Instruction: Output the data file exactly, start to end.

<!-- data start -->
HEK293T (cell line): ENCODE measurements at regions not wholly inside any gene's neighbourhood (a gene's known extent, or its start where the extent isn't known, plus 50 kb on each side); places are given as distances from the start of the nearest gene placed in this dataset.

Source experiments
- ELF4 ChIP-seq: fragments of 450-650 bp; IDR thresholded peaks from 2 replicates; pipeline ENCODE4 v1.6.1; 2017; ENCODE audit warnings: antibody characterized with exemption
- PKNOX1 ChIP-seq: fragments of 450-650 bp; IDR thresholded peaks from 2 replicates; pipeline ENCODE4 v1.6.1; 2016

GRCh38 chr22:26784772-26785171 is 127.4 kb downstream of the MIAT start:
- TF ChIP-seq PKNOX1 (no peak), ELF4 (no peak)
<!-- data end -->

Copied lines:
HEK293T (cell line): ENCODE measurements at regions not wholly inside any gene's neighbourhood (a gene's known extent, or its start where the extent isn't known, plus 50 kb on each side); places are given as distances from the start of the nearest gene placed in this dataset.

Source experiments
- ELF4 ChIP-seq: fragments of 450-650 bp; IDR thresholded peaks from 2 replicates; pipeline ENCODE4 v1.6.1; 2017; ENCODE audit warnings: antibody characterized with exemption
- PKNOX1 ChIP-seq: fragments of 450-650 bp; IDR thresholded peaks from 2 replicates; pipeline ENCODE4 v1.6.1; 2016

GRCh38 chr22:26784772-26785171 is 127.4 kb downstream of the MIAT start:
- TF ChIP-seq PKNOX1 (no peak), ELF4 (no peak)